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Antioxidant-rich foods lower risk of type 2 diabetes
November 26, 2017, 2:56 pm

A new study by the French National Institute of Health and Medical Research (Inserm) reveals that individuals consuming food rich in antioxidants have a lower risk of type 2 diabetes.

Previous studies have shown that a diet rich in fruit and vegetables is associated with a lower risk of certain cancers and cardiovascular conditions. The Inserm study now shows that such a diet is similarly associated with a reduced risk of type 2 diabetes.

Earlier research had shown that certain antioxidants, such as vitamins C and E, lycophenes or flavonoids, were associated with a reduction in type 2 diabetes risk. But those studies had looked only at isolated nutrients, not at the total antioxidant capacity of the diet. For their study, researchers at Inserm wanted to verify whether overall diet, according to its antioxidant capacity, is associated with diabetes risk.

The study used data from 64,223 women who were free from diabetes and cardiovascular disease at the time of inclusion in the study that tracked them over a period from 1993 to 2008.  Each participant completed a dietary questionnaire at the beginning of the study, including detailed information on more than 200 different food items. Using this information, together with an Italian database providing the antioxidant capacity of a large number of different foods, the Inserm researchers calculated a score for 'total dietary antioxidant capacity' for each participant. The group then analyzed the associations between this score and the risk of diabetes occurrence during the follow-up period.

The results showed that diabetes risk diminished with increased antioxidant consumption up to a level of 15 mmol/day, above which the effect reached a plateau. Increasing dietary antioxidants to this level could be achieved through eating antioxidant-rich foods such as dark chocolate, tea, walnuts, prunes, blueberries, strawberries or hazelnuts, to name just a few.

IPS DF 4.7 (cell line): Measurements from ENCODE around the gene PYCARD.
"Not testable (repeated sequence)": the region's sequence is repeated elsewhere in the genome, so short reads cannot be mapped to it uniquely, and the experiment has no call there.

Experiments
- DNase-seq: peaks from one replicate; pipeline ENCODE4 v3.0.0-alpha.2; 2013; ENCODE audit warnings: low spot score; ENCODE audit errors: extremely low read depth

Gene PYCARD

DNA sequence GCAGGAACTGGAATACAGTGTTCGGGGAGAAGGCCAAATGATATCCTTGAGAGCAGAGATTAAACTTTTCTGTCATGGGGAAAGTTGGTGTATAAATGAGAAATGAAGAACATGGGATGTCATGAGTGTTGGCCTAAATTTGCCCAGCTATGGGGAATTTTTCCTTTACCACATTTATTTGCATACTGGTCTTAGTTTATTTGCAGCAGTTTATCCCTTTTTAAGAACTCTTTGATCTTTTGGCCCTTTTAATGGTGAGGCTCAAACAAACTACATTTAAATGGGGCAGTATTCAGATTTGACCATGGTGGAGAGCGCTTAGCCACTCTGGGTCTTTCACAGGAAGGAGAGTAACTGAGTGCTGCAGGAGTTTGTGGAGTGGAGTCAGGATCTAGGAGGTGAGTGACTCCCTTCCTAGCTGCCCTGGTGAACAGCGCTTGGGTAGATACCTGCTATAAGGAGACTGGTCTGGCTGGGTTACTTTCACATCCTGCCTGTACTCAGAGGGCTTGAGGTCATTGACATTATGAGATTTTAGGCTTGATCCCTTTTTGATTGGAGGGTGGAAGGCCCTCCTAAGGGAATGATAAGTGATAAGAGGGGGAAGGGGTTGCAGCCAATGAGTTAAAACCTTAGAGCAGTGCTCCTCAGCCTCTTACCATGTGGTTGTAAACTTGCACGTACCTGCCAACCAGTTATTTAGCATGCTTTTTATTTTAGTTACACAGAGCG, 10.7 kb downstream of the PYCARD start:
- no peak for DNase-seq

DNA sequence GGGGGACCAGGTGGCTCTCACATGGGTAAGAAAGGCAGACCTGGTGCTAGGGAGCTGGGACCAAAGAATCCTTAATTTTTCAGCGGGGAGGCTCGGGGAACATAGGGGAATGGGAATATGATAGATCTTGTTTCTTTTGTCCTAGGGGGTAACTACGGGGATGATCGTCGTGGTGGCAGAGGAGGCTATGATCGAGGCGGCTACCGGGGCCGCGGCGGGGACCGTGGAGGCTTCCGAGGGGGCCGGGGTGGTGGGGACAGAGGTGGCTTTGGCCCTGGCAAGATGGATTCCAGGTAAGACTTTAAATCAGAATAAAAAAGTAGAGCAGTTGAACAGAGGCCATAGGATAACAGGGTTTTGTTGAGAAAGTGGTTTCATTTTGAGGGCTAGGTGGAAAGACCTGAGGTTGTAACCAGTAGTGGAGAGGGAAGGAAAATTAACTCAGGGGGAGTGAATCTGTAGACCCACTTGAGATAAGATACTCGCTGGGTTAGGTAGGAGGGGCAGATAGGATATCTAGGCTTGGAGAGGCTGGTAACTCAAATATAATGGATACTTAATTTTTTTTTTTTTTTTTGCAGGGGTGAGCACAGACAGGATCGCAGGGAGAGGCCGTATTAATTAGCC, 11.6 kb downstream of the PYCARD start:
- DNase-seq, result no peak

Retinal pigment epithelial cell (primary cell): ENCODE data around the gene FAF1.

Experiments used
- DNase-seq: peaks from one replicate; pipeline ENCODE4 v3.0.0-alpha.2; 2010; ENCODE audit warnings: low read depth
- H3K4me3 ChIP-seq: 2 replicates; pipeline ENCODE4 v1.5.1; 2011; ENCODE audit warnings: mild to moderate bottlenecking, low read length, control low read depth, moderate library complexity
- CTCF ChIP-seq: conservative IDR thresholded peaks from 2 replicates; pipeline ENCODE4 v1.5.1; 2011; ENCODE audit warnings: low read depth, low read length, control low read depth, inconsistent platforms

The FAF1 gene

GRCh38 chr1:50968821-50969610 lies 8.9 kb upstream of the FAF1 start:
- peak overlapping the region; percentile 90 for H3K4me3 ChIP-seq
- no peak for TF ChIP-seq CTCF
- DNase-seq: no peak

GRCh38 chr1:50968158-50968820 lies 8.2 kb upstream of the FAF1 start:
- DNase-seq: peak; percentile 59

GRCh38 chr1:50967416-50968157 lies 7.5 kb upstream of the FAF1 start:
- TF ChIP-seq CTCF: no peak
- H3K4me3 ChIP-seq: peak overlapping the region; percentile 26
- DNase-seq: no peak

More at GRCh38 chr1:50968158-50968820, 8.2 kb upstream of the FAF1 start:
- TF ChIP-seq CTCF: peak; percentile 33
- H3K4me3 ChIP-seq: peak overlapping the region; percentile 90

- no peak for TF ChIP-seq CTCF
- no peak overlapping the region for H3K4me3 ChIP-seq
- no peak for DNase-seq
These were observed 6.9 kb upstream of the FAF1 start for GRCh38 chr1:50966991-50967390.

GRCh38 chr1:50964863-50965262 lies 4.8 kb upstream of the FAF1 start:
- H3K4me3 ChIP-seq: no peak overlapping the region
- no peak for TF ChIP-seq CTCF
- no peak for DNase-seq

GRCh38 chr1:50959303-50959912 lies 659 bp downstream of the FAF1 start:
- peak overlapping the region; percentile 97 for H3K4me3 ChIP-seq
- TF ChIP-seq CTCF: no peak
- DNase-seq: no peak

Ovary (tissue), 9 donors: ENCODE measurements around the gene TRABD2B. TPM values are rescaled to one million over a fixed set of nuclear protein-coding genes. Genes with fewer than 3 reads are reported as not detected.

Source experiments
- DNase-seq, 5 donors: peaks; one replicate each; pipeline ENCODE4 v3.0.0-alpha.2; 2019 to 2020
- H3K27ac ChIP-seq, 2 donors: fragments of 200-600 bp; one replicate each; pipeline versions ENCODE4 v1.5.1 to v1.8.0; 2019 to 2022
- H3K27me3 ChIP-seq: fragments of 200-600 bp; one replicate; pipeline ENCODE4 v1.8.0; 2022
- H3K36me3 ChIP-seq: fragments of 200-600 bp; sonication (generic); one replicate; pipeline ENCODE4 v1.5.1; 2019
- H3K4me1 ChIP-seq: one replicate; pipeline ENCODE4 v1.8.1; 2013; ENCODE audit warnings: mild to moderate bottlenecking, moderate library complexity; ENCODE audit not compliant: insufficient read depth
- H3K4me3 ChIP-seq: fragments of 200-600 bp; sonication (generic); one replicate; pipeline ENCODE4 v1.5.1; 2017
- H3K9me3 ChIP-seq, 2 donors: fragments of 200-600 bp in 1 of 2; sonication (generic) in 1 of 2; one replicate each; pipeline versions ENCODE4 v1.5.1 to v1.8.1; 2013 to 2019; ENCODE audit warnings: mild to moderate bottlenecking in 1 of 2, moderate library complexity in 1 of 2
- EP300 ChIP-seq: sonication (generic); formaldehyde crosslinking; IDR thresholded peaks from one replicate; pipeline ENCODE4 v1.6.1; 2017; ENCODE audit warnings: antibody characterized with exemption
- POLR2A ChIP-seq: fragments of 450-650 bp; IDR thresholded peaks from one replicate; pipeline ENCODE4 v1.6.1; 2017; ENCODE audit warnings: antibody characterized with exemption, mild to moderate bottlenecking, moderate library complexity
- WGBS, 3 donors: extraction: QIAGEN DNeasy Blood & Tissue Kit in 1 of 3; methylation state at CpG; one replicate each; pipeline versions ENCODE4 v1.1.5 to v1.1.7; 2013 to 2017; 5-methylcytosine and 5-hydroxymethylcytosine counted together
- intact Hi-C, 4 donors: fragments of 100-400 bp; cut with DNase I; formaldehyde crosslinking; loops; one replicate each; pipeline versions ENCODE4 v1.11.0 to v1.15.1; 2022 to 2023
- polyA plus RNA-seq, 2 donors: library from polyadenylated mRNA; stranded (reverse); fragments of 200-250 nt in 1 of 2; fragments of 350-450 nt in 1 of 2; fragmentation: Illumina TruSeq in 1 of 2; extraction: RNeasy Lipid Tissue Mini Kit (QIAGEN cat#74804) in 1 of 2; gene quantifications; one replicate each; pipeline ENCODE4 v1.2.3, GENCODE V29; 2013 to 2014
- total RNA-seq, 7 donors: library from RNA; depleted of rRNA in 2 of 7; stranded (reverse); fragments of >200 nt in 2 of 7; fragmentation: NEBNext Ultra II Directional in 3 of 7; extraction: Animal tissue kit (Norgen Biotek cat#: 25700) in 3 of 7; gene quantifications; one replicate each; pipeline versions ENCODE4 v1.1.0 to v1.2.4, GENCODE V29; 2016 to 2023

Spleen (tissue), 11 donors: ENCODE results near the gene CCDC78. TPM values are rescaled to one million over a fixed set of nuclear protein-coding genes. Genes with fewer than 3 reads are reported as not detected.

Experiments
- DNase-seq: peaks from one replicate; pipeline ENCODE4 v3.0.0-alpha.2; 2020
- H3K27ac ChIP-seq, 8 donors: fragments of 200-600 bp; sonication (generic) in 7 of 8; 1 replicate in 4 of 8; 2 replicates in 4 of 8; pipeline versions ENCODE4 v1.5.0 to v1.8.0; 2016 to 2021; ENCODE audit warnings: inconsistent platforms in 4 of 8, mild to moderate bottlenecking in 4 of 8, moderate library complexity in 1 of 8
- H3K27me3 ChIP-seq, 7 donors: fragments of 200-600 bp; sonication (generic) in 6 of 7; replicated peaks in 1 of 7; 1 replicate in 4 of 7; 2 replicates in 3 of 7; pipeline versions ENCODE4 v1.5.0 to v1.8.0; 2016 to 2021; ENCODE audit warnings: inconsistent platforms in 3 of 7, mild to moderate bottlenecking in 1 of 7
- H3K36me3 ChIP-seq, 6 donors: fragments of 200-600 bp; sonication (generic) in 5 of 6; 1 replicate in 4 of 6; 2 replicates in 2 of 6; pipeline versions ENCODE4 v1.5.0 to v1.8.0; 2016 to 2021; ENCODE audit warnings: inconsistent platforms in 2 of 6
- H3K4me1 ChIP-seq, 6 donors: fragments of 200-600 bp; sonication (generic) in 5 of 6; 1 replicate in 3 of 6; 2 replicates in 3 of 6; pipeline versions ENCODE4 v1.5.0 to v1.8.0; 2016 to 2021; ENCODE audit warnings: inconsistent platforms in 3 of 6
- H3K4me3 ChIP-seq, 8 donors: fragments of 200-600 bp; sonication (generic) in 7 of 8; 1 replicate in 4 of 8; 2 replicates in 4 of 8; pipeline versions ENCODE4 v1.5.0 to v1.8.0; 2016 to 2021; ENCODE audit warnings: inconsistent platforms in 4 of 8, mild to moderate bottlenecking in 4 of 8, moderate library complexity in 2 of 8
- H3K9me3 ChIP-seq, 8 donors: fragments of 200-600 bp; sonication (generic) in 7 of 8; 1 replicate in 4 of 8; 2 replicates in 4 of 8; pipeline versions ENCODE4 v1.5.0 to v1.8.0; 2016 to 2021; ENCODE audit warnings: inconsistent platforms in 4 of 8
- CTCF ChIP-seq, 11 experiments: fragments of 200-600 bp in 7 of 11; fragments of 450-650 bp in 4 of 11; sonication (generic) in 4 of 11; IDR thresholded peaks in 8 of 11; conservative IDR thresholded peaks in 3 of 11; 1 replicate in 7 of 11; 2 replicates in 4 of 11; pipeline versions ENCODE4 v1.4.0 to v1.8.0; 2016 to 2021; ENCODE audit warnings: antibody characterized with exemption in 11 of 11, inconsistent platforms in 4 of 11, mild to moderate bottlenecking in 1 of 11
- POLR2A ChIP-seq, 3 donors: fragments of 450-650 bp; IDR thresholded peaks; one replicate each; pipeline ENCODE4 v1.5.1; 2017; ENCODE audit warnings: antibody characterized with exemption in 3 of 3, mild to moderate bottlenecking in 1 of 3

Women with the highest antioxidant scores had a reduction in diabetes risk of 27 percent compared with those with the lowest scores. 'This link persisted even after taking into account all the other principal diabetes risk factors, including smoking, education level, hypertension, high cholesterol levels, family history of diabetes and, above all, Body Mass Index (BMI)

The foods and drinks that contributed the most to a high dietary antioxidant score were fruits and vegetables, tea and red wine (consumed in moderate quantities). The authors excluded coffee from the analysis, despite its high antioxidant levels, because the antioxidants in coffee have already been shown to be associated with reduced type 2 diabetes risk, and might therefore mask the effects of antioxidants from other sources.

“This work complements our current knowledge of the effect of isolated foods and nutrients, and provides a more comprehensive view of the relationship between food and type 2 diabetes. We have shown that an increased intake of antioxidants can contribute to a reduction in diabetes risk,” explained a lead researcher.

“One probable reason for this association between antioxidants and type2 diabetes is that antioxidant molecules counteract the effect of free radicals, which are damaging to cells. There are likely to be more specific actions in addition to this, for example an effect on the sensitivity of cells to insulin. This will need to be confirmed in future studies,” said another researcher.

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